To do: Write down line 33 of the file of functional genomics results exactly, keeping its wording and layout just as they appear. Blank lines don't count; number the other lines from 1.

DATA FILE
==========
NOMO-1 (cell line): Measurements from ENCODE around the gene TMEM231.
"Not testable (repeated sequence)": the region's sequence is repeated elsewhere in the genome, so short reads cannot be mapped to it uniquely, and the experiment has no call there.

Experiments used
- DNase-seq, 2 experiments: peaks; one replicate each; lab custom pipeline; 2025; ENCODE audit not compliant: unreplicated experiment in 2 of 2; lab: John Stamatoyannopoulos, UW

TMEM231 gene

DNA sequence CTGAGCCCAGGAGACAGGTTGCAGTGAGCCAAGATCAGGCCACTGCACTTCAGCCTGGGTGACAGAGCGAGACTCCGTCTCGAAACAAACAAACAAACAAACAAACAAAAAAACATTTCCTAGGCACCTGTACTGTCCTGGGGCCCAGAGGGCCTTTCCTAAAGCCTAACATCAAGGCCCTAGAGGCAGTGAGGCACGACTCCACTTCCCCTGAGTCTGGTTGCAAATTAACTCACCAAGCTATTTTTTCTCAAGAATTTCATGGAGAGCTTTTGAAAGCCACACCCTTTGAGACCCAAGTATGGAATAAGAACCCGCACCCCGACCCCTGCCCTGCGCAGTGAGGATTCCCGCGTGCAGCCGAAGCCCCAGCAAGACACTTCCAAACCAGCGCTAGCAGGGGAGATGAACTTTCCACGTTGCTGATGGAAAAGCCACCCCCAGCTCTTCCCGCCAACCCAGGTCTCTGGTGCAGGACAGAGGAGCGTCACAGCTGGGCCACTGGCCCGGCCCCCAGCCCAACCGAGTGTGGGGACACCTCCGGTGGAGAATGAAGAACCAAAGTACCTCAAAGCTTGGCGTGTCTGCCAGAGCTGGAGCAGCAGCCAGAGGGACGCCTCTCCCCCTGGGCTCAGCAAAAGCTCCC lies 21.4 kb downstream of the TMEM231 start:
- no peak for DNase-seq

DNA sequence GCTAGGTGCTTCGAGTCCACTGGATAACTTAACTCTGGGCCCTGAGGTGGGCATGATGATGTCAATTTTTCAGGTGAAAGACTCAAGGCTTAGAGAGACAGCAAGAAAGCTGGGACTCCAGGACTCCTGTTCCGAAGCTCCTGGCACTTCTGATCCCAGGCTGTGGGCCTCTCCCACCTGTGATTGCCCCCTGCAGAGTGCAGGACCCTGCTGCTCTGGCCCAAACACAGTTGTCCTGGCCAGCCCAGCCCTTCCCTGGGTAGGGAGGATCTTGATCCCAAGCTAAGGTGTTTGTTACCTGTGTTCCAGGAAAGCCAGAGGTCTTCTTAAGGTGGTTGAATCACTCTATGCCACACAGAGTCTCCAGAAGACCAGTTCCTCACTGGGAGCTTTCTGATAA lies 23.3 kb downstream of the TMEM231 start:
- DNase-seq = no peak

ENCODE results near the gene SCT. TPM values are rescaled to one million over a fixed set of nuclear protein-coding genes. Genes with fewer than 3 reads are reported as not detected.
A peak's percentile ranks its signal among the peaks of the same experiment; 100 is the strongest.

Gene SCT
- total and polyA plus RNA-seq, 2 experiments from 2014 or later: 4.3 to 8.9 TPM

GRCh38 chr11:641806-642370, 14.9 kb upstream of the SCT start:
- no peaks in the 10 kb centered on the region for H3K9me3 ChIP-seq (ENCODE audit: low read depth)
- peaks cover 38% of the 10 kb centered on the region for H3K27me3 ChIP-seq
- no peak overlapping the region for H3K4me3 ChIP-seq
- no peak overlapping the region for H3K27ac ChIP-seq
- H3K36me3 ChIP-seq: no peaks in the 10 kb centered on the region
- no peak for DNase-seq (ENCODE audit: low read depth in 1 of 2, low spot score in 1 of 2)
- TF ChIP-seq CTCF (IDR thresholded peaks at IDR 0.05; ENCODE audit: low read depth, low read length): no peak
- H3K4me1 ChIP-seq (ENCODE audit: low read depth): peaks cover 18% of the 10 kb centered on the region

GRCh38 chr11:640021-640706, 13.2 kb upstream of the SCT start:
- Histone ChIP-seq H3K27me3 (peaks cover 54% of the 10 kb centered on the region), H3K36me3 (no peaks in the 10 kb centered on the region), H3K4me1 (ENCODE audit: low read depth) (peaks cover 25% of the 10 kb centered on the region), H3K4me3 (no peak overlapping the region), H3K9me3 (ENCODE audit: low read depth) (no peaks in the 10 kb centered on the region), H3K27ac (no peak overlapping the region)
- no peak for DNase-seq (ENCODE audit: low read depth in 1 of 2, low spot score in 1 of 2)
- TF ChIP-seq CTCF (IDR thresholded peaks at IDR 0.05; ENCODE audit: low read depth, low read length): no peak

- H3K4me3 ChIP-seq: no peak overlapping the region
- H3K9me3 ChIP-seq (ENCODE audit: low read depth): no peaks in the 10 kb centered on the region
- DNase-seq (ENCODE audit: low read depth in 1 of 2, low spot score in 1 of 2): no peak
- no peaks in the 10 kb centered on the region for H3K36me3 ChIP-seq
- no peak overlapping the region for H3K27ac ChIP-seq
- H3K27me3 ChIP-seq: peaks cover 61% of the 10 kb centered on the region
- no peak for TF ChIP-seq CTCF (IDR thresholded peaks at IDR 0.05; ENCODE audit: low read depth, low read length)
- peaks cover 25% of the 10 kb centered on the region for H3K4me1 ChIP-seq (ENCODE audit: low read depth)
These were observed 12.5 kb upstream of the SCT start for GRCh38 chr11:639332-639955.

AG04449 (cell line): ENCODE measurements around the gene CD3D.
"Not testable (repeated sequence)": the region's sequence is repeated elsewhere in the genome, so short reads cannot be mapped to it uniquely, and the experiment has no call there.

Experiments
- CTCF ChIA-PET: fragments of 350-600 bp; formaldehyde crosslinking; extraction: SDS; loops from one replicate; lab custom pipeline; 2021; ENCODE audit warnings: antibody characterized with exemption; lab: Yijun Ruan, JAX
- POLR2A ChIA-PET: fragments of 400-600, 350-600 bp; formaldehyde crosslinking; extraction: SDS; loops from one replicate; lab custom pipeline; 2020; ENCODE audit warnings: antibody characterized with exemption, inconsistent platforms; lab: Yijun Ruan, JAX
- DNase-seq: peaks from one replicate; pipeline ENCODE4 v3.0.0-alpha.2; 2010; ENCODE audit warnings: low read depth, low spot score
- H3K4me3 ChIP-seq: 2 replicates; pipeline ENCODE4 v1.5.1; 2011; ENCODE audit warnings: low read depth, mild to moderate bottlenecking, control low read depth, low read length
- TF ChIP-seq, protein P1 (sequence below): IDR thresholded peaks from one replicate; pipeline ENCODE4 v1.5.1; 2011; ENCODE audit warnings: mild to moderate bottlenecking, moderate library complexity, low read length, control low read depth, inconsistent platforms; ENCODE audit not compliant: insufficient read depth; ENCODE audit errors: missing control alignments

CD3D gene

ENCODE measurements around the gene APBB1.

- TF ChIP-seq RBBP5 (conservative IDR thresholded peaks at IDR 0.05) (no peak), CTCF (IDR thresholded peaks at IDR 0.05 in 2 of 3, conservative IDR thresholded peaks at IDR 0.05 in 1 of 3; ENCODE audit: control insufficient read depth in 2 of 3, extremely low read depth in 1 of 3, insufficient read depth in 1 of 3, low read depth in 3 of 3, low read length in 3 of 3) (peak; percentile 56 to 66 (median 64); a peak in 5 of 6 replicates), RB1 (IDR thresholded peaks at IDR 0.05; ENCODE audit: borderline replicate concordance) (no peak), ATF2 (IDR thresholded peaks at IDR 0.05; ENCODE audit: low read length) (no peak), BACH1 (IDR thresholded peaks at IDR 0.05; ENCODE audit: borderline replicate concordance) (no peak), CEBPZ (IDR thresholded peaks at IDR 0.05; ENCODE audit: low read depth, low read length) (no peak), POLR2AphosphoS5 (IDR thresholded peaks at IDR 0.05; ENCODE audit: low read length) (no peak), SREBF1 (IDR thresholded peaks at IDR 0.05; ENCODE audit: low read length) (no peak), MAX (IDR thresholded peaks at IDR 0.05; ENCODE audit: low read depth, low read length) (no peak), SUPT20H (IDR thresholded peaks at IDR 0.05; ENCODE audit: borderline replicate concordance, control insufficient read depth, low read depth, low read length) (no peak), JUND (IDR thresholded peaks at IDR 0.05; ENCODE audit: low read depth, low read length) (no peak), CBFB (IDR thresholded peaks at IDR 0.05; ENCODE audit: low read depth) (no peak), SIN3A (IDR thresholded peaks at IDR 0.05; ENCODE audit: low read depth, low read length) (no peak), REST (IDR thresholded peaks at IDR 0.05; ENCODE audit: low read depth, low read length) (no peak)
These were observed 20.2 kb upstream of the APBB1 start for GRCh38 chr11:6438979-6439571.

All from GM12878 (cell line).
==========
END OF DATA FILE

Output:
- no peak for TF ChIP-seq CTCF (IDR thresholded peaks at IDR 0.05; ENCODE audit: low read depth, low read length)